Friday, August 26, 2011

The Bloedel Reserve

A storage barn at the south end of the West Meadow, looking north.  Your visit to the Bloedel Reserve starts at the north end of the meadow, seen in the distance, near the parking lot.

Not long after you enter the woods at the south end of the West Meadow, you come upon a large pond, which is the Bird Refuge.  'The refuge islands in this large pond provide a year-round home for ducks, geese and a new resident beaver. A variety of migratory ducks spend their winters here, and kingfishers and great blue herons feast on the small amphibians and fish found in the pond. The shoreline is ringed with native western azaleas, viburnums, red and yellow osier dogwoods, and red alders.' from the Bloedel Reserve website.

Shortly after passing the Bird Refuge, you re-enter the woods.  (The brochure says, 'you next step abruptly into a dense forest.' But it didn't feel abrupt to me.  Most of the reserve is forest with a few open areas carved from it.)  'In this dense Northwest forest, Douglas fir, western red cedar and hemlock, festooned with moss, stand undisturbed along the trail. Two man-made features offer unique views of the woods. A tall trestle bridge gives you a bird’s-eye look down at a year-round stream. A boardwalk across wetlands allows you to enter a bog filled with chorusing frogs and carnivorous plants.' from the Bloedel Reserve website.

Lysichiton americanum in the bog, seen from the boardwalk.

Salix babylonica beside the Mid Pond.  'Your next steps take you from the deep woods into a formal European landscape accented by lakes, towering English elms and a stately weeping willow, with a dramatic view of the Bloedel’s former residence.  This French country-style home, now our Visitor Center, commands a view of Puget Sound’s Port Madison Bay near Agate Pass. An active eagle’s nest is visible from the east lawn.  Flanked by a gracious living room and dining, the central room in the Bloedel’s former residence houses a cozy Library with a collection of 1,400 horticultural and botanical books, available for reading and research on site.' from the Bloedel Reserve website.  Next come The Glen, The Japanese Garden & The Moss Garden, which are the subjects of separate posts.

From the Moss Garden, you enter the Reflection Garden.  'The basic elements – earth, sky, trees and still water – create the Reflection Pool, a setting of magical simplicity. The pool and hedge tame the forest with geometric precision, and the mirror-like pool invites quiet contemplation.' from the Bloedel Reserve website.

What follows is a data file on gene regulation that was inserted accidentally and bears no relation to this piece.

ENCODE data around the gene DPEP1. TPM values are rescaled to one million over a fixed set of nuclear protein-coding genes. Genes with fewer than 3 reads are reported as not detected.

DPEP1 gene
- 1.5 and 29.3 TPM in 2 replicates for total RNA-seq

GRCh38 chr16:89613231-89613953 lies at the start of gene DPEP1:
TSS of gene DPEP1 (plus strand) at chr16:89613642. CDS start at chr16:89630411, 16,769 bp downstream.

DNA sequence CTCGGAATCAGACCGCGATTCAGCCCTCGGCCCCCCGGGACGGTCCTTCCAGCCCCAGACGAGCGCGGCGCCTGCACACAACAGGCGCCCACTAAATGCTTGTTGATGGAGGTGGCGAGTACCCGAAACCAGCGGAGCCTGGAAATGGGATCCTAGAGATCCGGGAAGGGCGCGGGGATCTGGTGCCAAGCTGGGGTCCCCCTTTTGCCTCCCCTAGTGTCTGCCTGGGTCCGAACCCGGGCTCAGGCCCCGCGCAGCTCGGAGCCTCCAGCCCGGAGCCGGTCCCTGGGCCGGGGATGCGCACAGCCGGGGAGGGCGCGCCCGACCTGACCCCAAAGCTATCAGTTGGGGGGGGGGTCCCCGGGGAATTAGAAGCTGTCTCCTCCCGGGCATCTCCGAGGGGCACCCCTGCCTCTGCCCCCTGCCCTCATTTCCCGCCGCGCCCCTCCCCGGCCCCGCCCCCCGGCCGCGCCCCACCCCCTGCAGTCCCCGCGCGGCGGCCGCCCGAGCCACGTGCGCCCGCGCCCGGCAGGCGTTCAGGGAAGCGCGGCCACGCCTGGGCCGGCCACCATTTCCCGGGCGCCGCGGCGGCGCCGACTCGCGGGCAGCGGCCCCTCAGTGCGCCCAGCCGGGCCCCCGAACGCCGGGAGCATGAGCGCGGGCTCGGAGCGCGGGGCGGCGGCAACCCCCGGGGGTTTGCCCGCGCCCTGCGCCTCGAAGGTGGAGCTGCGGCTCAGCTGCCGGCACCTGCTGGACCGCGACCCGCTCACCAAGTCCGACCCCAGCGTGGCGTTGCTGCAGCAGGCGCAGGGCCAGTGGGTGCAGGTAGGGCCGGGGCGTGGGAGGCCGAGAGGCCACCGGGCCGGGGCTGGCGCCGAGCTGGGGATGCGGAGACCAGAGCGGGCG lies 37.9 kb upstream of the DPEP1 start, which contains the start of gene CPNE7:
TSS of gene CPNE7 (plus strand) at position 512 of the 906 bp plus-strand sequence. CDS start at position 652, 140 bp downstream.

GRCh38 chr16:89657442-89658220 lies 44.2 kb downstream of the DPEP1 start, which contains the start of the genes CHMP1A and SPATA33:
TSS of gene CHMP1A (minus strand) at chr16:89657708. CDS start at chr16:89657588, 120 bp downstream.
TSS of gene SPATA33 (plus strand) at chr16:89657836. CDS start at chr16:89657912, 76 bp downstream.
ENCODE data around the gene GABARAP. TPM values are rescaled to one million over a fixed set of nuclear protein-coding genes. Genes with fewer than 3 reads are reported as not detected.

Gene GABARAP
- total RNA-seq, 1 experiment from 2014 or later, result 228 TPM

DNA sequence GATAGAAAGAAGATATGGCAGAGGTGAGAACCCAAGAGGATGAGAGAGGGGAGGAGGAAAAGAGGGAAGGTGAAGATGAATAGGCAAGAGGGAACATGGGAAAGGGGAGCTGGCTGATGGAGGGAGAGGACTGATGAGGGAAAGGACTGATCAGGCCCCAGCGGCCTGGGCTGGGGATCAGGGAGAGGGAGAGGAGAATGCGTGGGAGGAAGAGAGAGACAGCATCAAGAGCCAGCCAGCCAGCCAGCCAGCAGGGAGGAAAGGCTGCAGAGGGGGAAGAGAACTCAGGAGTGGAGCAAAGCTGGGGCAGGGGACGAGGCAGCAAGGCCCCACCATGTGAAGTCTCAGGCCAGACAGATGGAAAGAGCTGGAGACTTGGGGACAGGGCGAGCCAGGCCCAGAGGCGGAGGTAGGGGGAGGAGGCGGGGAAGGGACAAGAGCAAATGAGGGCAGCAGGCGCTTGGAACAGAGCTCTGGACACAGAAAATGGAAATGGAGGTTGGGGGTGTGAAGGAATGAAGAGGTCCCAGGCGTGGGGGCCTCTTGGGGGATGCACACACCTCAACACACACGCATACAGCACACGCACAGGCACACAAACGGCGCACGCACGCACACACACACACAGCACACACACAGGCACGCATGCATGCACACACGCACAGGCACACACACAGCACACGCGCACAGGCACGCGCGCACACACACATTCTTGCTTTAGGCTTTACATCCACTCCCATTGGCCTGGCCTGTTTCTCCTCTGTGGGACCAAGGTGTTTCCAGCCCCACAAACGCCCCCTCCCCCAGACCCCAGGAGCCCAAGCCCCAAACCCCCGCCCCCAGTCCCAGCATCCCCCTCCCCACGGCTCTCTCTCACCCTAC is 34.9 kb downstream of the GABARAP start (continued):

Finally, you re-enter the West Meadow at its mid-point & return to the parking lot.  These photos were all taken in April 2011.

Map of the Bloedel Reserve from the brochure.

The Bloedel Reserve in Bainbridge Island, Washington near Seattle is one of the finest gardens in the United States.  Prentice & Virginia Bloedel resided on the property from 1951 to 1986. They developed the 150-acre property, mostly 2nd-growth forest, into the present series of gardens.  The Arbor Fund, established and endowed by the Bloedels in 1974, purchased the Bloedel Reserve in 1985 & continues to manage it.  One of the 1st to work on the Reserve, under the Bloedels, was Ray Prentice of Prentice Nursery in Seattle.  He built the waterfall & planted shrubs & trees on the waterfall bank.  The famous landscape architect Thomas Church of San Francisco began working with the Bloedels in 1954.  He prepared conceptual drawings for the Mid-Pond area that became the scenic driveway loop.  He also designed the Waterfall Overlook, the Orchid Trail (1st called the Church Walk) & the Reflection GardenFujitaro Kubota of Kubota Nursery in Seattle designed & installed the Japanese Garden in 1961.  The Zen Garden was designed by Koichi Kawana, professor of landscape architecture at UCLA.

In the Treaty of Point Elliott, signed by Chief Seattle in 1855, the Suquamish Tribe ceded Bainbridge Island to the US government.  By the late 1800s, Bainbridge Island was home to the world's largest sawmill, the Port Blakely Mill, which closed in the mid 1920s.  Many of the mill workers were Japanese.  In 1942 Bainbridge Island became 1 of the first communities required to respond to Executive Order 9066, which removed those of Japanese ancestry to internment camps.  220 Japanese-Americans were sent to Manzanar on the edge of the Mojave Desert, and then to Minidoka in Idaho.  The novel Snow Falling on Cedars by David Guterson is set on Bainbridge Island.

1 comment:

Landbohaven said...

Jeg kom lige forbi din blog.
Gode billeder.
Hvor er der smuk.
Tak for rundvisningen.